Quick draining vs self bailing

Discussion in 'Boat Design' started by Diego San, Apr 23, 2018.

  1. Diego San
    Joined: Jun 2014
    Posts: 21
    Likes: 0, Points: 1, Legacy Rep: 10
    Location: Medellín

    Diego San Junior Member

    Hi everyone,

    I would like to ask you, regarding the H-4 ABYC standard, which variables you would consider in order to design a boat either quick draining or self bailing.

    And just for the sake of curiosity, which is the most common drainage system category in your country?
     
  2. JSL
    Joined: Nov 2012
    Posts: 592
    Likes: 20, Points: 18, Legacy Rep: 41
    Location: Delta BC

    JSL Senior Member

    The self bailing is the absolute minimum and you can get away with 1" of freeboard. Not much of a margin.
    Quick draining is better (more freeboard)but even then might be borderline for some operations.
     
    Diego San likes this.
  3. PAR
    Joined: Nov 2003
    Posts: 19,133
    Likes: 467, Points: 93, Legacy Rep: 3967
    Location: Eustis, FL

    PAR Yacht Designer/Builder

    If the swamped space can drain its contents in a minute or less, you've got enough drainage. If not, you need bigger drains. No set requirement, just experience with flooded cockpits that couldn't do this, in a building sea and a lot of wind trying to broach the now wallowing beast.
     
    Last edited: May 5, 2018
    Diego San likes this.
  4. JSL
    Joined: Nov 2012
    Posts: 592
    Likes: 20, Points: 18, Legacy Rep: 41
    Location: Delta BC

    JSL Senior Member

    agreed
    and other things: hatches etc. should be watertight, not weathertight
     
    Diego San likes this.
  5. Squidly-Diddly
    Joined: Sep 2007
    Posts: 1,244
    Likes: 30, Points: 48, Legacy Rep: 304
    Location: SF bay

    Squidly-Diddly Senior Member

    One minute sounds like a long time, given the problematic waves are going to be running on a much shorter cycle.

    I'm thinking there should be a ratio of:

    volume of cockpit VS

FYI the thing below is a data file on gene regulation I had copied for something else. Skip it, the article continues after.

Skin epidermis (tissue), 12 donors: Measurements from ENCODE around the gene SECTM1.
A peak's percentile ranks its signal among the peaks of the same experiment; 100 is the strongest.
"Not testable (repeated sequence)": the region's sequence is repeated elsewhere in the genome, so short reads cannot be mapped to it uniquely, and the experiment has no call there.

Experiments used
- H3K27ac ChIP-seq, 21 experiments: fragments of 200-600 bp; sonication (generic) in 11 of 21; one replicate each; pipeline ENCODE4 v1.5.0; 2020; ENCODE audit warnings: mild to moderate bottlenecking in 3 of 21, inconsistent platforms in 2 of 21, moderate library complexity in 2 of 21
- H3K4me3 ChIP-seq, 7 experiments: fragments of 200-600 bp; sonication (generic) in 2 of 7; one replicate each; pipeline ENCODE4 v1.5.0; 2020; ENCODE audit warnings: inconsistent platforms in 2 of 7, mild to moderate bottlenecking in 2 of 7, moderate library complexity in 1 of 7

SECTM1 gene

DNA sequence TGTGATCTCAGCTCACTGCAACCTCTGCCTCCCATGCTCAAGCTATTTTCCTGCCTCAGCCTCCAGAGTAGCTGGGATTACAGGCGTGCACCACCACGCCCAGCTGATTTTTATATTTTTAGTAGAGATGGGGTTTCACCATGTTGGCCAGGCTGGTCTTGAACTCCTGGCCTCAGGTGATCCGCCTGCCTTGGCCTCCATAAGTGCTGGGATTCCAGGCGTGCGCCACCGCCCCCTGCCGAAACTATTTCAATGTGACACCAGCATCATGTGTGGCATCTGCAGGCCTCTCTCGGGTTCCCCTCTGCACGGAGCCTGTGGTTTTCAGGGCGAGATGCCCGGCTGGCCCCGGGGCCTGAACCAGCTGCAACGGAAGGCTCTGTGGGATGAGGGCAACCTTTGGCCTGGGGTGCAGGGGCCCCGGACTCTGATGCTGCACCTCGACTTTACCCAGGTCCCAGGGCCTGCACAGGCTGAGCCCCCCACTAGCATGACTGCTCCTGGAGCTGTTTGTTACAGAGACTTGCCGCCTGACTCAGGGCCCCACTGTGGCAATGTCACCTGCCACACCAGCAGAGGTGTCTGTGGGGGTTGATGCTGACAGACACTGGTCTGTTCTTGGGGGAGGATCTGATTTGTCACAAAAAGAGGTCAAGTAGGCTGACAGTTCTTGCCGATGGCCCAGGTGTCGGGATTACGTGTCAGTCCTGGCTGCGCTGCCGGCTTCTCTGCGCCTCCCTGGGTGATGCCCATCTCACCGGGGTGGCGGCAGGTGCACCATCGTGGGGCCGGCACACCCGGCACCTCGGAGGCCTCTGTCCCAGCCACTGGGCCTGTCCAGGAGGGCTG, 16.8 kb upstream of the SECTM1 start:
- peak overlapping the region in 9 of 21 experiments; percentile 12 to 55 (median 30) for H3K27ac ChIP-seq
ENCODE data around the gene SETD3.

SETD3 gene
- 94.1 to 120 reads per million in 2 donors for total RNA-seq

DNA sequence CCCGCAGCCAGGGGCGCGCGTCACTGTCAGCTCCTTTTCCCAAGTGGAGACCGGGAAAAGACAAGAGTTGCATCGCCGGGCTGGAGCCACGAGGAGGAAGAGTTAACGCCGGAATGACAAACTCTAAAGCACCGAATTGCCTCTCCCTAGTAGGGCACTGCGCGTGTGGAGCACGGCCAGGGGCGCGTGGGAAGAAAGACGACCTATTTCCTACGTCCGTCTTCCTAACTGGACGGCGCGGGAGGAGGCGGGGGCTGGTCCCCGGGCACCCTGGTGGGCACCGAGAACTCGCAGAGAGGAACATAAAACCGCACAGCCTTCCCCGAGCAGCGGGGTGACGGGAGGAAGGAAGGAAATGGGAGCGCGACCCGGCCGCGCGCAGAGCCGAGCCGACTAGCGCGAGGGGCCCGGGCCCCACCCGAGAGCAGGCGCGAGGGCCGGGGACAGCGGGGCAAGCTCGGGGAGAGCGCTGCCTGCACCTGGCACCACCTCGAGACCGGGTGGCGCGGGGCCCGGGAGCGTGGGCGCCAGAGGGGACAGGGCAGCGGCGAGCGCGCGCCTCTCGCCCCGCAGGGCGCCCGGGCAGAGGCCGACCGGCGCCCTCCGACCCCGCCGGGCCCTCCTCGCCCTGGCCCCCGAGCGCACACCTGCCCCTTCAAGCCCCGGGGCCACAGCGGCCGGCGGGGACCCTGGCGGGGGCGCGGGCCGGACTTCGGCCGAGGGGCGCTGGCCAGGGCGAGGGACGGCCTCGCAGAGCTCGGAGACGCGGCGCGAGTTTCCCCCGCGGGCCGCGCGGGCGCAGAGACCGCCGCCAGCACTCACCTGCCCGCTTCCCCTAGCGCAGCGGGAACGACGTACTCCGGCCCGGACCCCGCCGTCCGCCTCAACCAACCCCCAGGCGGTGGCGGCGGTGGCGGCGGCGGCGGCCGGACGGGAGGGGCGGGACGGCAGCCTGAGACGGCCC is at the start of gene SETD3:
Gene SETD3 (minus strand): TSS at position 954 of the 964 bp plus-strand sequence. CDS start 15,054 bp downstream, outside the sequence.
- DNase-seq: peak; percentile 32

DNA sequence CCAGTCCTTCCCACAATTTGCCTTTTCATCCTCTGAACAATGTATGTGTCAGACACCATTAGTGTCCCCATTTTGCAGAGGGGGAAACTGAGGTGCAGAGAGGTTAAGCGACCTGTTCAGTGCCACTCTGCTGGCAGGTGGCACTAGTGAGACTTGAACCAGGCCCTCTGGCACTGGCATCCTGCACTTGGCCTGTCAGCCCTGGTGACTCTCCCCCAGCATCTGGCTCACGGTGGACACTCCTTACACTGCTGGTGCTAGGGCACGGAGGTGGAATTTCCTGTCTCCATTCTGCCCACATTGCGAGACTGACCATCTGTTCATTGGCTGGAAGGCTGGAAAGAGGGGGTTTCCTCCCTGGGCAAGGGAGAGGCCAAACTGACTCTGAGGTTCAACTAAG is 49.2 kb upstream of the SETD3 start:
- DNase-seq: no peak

size of boat (or in particular "moment of buoyancy" when weight added to cockpit) VS freeboard VS
    height of cockpit floor above waterline VS
    time to drain
     
    Diego San likes this.
  6. JSL
    Joined: Nov 2012
    Posts: 592
    Likes: 20, Points: 18, Legacy Rep: 41
    Location: Delta BC

    JSL Senior Member

    You are correct and classification (ABS, Lloyd's, etc)and safety organizations (USCG, etc) have some guidelines so you don't have to go into computational meltdown. I had a similar situation many years ago when designing a 55' alum sport fisher passenger vessel with a large cockpit. We did not want large freeing ports in the cockpit so fitted basic drain scuppers plus 2 large freeing ports (about 12" x 24") with flap valves (essentially a dump valve) in case she ever shipped a big load of water in heavy weather. In service for 30 years without any problems and now doing whale watching tours.
    (the attached is not quite applicable but it should give you an idea)
     

    Attached Files:

    Diego San likes this.
  7. PAR
    Joined: Nov 2003
    Posts: 19,133
    Likes: 467, Points: 93, Legacy Rep: 3967
    Location: Eustis, FL

    PAR Yacht Designer/Builder

    My 1 minute fully drained suggestion is the maximum I would permit on an offshore craft, with much less being preferred. Yes, a minute is a long time, as you wait for the cockpit to drain and I've seen drains in production sailboat cockpits, that took a lot longer and managed to get certified by the regulators. Most powerboats would also struggle to drain off in less than a minute, without modification (more scuppers). I have a sailboat with a relatively small cockpit well of about 27 cubic feet, which is about 1,400 pounds of water when full. I've installed two additional drains and enlarged the others. About 30 seconds when I tested it several years ago, to drain the full cockpit well. This weight would make the boat handle very poorly at 1/3 the full up displacement if full, but likely enough to get her down hill and drain off, before getting swamped again.
     

  8. Diego San
    Joined: Jun 2014
    Posts: 21
    Likes: 0, Points: 1, Legacy Rep: 10
    Location: Medellín

    Diego San Junior Member

    thank you all for your replies!! I thought I was missing something because in the H-4 ABYC standard I couldn't find an explicit mention to whenever a boat shall have either drainage system.
     
Loading...
Forum posts represent the experience, opinion, and view of individual users. Boat Design Net does not necessarily endorse nor share the view of each individual post.
When making potentially dangerous or financial decisions, always employ and consult appropriate professionals. Your circumstances or experience may be different.